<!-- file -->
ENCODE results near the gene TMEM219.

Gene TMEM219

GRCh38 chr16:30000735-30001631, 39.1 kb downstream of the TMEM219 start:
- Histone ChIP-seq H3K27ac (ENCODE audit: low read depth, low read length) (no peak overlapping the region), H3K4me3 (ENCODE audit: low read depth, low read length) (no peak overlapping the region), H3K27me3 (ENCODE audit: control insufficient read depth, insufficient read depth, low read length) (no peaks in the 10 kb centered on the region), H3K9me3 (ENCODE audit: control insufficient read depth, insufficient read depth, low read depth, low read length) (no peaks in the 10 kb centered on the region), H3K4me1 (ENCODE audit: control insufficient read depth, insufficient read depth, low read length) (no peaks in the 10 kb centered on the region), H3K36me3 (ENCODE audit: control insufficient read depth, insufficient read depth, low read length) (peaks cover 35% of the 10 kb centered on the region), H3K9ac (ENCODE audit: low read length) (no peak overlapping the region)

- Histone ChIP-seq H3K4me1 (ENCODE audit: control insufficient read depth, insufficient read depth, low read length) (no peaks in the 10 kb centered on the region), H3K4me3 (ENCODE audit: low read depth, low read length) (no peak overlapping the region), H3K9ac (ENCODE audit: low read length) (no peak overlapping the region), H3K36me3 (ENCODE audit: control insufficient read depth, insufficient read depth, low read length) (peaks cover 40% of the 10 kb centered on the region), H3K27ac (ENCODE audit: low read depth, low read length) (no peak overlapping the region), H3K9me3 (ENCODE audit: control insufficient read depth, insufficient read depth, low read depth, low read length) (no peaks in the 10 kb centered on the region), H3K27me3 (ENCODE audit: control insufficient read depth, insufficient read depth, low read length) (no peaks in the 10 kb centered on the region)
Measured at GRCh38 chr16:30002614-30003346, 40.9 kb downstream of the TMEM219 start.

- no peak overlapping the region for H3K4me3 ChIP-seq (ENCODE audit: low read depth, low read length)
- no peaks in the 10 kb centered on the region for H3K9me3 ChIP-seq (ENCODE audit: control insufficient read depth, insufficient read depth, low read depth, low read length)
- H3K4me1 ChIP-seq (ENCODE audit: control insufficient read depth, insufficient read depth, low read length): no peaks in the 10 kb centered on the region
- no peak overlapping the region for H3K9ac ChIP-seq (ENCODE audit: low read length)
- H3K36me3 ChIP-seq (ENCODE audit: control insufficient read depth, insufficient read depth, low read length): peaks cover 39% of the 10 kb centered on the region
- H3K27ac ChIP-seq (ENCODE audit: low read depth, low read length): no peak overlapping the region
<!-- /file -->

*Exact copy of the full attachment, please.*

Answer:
ENCODE results near the gene TMEM219.

Gene TMEM219

GRCh38 chr16:30000735-30001631, 39.1 kb downstream of the TMEM219 start:
- Histone ChIP-seq H3K27ac (ENCODE audit: low read depth, low read length) (no peak overlapping the region), H3K4me3 (ENCODE audit: low read depth, low read length) (no peak overlapping the region), H3K27me3 (ENCODE audit: control insufficient read depth, insufficient read depth, low read length) (no peaks in the 10 kb centered on the region), H3K9me3 (ENCODE audit: control insufficient read depth, insufficient read depth, low read depth, low read length) (no peaks in the 10 kb centered on the region), H3K4me1 (ENCODE audit: control insufficient read depth, insufficient read depth, low read length) (no peaks in the 10 kb centered on the region), H3K36me3 (ENCODE audit: control insufficient read depth, insufficient read depth, low read length) (peaks cover 35% of the 10 kb centered on the region), H3K9ac (ENCODE audit: low read length) (no peak overlapping the region)

- Histone ChIP-seq H3K4me1 (ENCODE audit: control insufficient read depth, insufficient read depth, low read length) (no peaks in the 10 kb centered on the region), H3K4me3 (ENCODE audit: low read depth, low read length) (no peak overlapping the region), H3K9ac (ENCODE audit: low read length) (no peak overlapping the region), H3K36me3 (ENCODE audit: control insufficient read depth, insufficient read depth, low read length) (peaks cover 40% of the 10 kb centered on the region), H3K27ac (ENCODE audit: low read depth, low read length) (no peak overlapping the region), H3K9me3 (ENCODE audit: control insufficient read depth, insufficient read depth, low read depth, low read length) (no peaks in the 10 kb centered on the region), H3K27me3 (ENCODE audit: control insufficient read depth, insufficient read depth, low read length) (no peaks in the 10 kb centered on the region)
Measured at GRCh38 chr16:30002614-30003346, 40.9 kb downstream of the TMEM219 start.

- no peak overlapping the region for H3K4me3 ChIP-seq (ENCODE audit: low read depth, low read length)
- no peaks in the 10 kb centered on the region for H3K9me3 ChIP-seq (ENCODE audit: control insufficient read depth, insufficient read depth, low read depth, low read length)
- H3K4me1 ChIP-seq (ENCODE audit: control insufficient read depth, insufficient read depth, low read length): no peaks in the 10 kb centered on the region
- no peak overlapping the region for H3K9ac ChIP-seq (ENCODE audit: low read length)
- H3K36me3 ChIP-seq (ENCODE audit: control insufficient read depth, insufficient read depth, low read length): peaks cover 39% of the 10 kb centered on the region
- H3K27ac ChIP-seq (ENCODE audit: low read depth, low read length): no peak overlapping the region